Small-business owners in Maine are preparing for a perfect storm of regulatory changes and cost increases that they fear will destroy jobs, cause inflation and stifle entrepreneurial activity.

Those changes include two November ballot measures, one to establish a $12 statewide minimum wage by 2020, and another to create a new education tax for households and some small businesses that earn at least $200,000 a year. Added to those possible changes are two certainties: double-digit increases in health insurance costs for 2017, and new federal overtime pay requirements set to take effect Dec. 1.

While some business owners in Maine said they understand the desire to raise living standards for all workers, they said the minimum wage, overtime pay and tax increases on the table will deliver a shockwave of unintended consequences throughout the business community.

“It’s like a whole new level of hell,” said Jason Levesque, CEO of Lewiston-based Argo Marketing, about the confluence of potentially damaging changes. He said the impact of all the changes being proposed at one time is unprecedented.

Attorneys and consultants in Maine said their clients are trying to assess how all of the proposed cost increases would affect their companies, and what they would have to do to remain in business.

“The hardest thing to deal with is the unknown,” said David Ciullo, president of Career Management Associates, an HR consultancy in Portland. “They have to plan for the worst and hope for the best.”

Minimum wage increase

If Mainers approve the proposed minimum wage increase, Funtown Splashtown USA in Saco ultimately will be forced to pay 16-year-old ticket takers, game attendants and ride operators $12 an hour – a wage it cannot afford to pay at current admission prices, said Ed Hodgdon, the amusement park’s marketing manager.

“By 2020, it will raise our payroll expense by a million dollars,” Hodgdon said. “And those are real numbers – I’m not just making that up.”

Because amusement park workers can’t be replaced with machines, he said, Funtown will have to begin raising the price of admission by $1 to $2 every year through 2020 if the ballot measure passes.

Advocates for a higher minimum wage filed more than 76,400 petition signatures in January to place the measure on the November ballot. It would raise the state’s minimum wage from the current $7.50 an hour to $9 an hour in 2017, followed by annual $1 increases until it reaches $12 an hour in 2020. Subsequent increases would be indexed to inflation. The measure also would gradually increase the minimum wage for tipped workers – now pegged at $3.75 an hour – until it reached the $12 minimum in 2024. The proposed increase for tipped workers differentiates the statewide measure from Portland’s recent citywide minimum wage increase to $10.68 by 2017, which does not apply to workers who rely on tips.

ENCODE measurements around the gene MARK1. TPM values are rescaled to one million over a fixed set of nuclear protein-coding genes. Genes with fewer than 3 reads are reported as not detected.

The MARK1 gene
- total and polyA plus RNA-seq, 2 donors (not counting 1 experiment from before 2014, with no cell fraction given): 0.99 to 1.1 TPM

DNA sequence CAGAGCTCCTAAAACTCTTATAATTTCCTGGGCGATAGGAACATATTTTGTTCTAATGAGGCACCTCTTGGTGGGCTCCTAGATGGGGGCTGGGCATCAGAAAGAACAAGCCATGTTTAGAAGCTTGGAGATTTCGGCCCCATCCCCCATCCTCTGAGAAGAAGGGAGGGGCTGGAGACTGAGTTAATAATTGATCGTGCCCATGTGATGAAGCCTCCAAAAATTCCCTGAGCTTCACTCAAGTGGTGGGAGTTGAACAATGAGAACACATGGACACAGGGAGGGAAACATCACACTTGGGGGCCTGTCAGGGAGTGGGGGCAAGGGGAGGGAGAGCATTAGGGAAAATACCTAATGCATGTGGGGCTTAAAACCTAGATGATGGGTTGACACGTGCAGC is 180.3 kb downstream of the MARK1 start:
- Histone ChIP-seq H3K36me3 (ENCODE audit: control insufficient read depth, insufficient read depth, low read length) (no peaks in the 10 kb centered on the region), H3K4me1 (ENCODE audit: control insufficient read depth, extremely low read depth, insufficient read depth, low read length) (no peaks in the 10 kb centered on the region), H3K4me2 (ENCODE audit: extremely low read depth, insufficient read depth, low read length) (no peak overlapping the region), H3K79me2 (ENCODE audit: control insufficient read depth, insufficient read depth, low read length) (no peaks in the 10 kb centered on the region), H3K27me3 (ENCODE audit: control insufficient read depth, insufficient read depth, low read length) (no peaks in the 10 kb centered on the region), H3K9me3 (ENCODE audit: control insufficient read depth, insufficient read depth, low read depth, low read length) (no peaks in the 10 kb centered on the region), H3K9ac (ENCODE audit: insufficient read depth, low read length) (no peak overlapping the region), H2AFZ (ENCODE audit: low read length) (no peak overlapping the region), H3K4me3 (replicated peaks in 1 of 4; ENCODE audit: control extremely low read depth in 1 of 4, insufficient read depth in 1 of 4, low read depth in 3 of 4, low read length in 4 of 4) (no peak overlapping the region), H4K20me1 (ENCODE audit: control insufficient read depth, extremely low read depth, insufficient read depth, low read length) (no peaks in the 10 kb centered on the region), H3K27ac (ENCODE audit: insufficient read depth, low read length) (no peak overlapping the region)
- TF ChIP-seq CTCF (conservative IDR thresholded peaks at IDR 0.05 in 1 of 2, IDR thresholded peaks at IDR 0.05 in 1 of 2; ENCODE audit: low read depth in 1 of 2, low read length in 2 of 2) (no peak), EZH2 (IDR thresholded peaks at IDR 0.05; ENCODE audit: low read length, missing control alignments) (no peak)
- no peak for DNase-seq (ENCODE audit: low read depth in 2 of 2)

A likely outcome of the increase for tipped workers is that many restaurants simply will do away with tipping, said attorney Glenn Israel, a shareholder at Bernstein Shur law firm in Portland. In some markets where tipped workers no longer can be paid reduced wages, restaurants have raised menu prices or added service fees to help cover the higher wages paid to waitstaff, he said.

“It hasn’t caught on everywhere, and it’s risky,” Israel said.

Supporters of Maine’s minimum wage increase say it would enable more workers to meet their financial obligations without help from taxpayer-funded government programs. They also said it would boost consumer spending in the state and help grow the economy. Opponents say it would devastate many small businesses, particularly those in northern and rural Maine. They also said many entry-level jobs would be cut as a result of the higher minimum wage, and prices on consumer goods would increase. Those businesses that can replace entry-level workers with automation would face economic pressure to do it quickly, business owners said. Others would consolidate labor by assigning additional work to fewer employees.

Hodgdon said Maine’s minimum wage initiative should have included an exception for temporary teenage labor, as is allowed by federal law. Most of the park’s summer workers are kids who are not supporting families or shouldering heavy financial obligations, he said.

“We employ hundreds of teenagers, and this is their first job,” Hodgdon said.

Overtime pay expansion

The new overtime rules, which the Obama administration announced in May, will go into effect Dec. 1. Under the rules, salaried workers must get overtime pay – time-and-a-half after 40 hours – if they earn up to nearly $47,500 a year, double the previous threshold of $23,660. Workers making more than $47,476 may still be eligible for overtime pay, unless they perform management, supervisory or professional functions – the so-called “white-collar” duties test.

The change will affect an estimated 16,000 workers in Maine, according to the U.S. Department of Labor. That’s about 3 percent of the state’s workforce, and represents only the second increase in the overtime salary ceiling since the 1970s.